Species-specific CD4+ T cells enable prediction of mucosal immune phenotypes from microbiota composition

Matthew P. Spindler, Ilaria Mogno, Prerna Suri, Graham J. Britton, Jeremiah J. Faith

Research output: Contribution to journalArticlepeer-review

1 Scopus citations


How bacterial strains within a complex human microbiota collectively shape intestinal T cell homeostasis is not well understood. Methods that quickly identify effector strains or species that drive specific mucosal T cell phenotypes are needed to define general principles for how the microbiota modulates host immunity. We colonize germ-free mice with defined communities of cultured strains and profile antigen-specific responses directed toward individual strains ex vivo. We find that lamina propria T cells are specific to bacterial strains at the species level and can discriminate between strains of the same species. Ex vivo restimulations consistently identify the strains within complex communities that induce Th17 responses in vivo, providing the potential to shape baseline immune tone via community composition. Using an adoptive transfer model of colitis, we find that lamina propria T cells respond to different bacterial strains in conditions of inflammation versus homeostasis. Collectively, our approach represents a unique method for efficiently predicting the relative impact of individual bacterial strains within a complex community and for parsing microbiota-dependent phenotypes into component fractions.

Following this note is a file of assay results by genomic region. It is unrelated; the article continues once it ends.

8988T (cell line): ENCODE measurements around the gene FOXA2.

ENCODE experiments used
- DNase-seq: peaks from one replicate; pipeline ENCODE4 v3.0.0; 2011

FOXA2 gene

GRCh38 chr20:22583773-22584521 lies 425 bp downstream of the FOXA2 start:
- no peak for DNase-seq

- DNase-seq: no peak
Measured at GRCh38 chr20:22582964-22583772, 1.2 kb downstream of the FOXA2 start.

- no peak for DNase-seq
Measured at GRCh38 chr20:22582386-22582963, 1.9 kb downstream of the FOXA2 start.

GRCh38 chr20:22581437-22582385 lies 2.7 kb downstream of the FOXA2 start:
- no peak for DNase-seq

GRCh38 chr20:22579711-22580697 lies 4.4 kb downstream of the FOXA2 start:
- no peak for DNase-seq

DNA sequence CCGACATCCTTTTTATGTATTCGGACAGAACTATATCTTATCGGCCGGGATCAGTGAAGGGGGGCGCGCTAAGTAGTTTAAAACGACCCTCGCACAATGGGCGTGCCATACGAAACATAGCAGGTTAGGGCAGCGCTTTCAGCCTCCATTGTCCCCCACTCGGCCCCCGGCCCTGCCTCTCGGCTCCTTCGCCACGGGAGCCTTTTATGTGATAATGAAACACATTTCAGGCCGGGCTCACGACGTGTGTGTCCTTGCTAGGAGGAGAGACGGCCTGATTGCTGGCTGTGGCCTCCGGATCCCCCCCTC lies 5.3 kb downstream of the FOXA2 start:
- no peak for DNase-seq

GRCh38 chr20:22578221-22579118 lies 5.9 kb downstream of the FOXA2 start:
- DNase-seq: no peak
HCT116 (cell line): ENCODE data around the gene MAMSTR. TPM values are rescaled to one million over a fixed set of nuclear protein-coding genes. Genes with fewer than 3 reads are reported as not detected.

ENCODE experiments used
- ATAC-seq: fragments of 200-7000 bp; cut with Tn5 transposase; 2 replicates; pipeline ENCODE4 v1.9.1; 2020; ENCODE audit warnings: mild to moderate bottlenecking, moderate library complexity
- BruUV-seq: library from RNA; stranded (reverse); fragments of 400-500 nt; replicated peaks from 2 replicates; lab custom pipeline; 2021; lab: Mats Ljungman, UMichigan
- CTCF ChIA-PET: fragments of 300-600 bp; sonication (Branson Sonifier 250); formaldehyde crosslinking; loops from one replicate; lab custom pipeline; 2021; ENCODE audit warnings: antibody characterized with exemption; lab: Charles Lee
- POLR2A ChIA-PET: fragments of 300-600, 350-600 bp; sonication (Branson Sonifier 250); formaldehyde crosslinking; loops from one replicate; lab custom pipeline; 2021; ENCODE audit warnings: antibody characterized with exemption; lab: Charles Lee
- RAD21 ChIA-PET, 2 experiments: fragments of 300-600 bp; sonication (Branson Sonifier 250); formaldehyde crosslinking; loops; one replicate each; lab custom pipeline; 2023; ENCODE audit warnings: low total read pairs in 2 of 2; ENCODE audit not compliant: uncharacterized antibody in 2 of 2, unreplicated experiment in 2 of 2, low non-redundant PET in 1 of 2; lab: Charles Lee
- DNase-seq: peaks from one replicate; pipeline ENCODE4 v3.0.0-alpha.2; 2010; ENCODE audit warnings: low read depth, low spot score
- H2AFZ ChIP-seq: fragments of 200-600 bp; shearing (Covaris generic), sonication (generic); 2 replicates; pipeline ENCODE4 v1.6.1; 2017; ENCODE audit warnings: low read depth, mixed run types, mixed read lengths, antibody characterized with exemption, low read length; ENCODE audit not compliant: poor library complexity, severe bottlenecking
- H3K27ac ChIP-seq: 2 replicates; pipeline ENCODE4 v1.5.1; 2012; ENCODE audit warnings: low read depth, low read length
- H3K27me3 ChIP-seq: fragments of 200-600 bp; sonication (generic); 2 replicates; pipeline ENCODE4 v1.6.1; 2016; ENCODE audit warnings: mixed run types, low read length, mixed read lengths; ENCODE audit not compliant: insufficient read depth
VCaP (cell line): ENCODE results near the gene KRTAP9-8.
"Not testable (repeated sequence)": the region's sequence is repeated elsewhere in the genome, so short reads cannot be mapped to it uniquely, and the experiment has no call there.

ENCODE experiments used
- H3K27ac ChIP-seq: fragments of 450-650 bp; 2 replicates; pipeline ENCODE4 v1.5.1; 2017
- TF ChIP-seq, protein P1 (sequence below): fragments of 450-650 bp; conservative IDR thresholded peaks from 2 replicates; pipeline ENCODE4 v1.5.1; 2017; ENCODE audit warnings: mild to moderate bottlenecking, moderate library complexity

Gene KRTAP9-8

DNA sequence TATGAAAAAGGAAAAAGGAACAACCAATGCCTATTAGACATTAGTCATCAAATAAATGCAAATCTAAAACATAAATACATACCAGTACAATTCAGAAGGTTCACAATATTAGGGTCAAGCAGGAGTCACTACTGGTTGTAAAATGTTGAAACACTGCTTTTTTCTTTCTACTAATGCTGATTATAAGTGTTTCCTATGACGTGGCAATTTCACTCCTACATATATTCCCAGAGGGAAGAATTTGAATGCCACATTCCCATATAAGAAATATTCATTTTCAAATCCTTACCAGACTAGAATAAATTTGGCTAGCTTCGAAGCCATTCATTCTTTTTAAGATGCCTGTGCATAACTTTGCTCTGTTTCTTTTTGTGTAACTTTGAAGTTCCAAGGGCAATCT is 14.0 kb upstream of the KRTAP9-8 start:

Original languageEnglish
Article numbere2215914120
JournalProceedings of the National Academy of Sciences of the United States of America
Issue number12
StatePublished - 21 Mar 2023


  • T cells
  • host-microbe
  • microbiome
  • mucosal T cell responses


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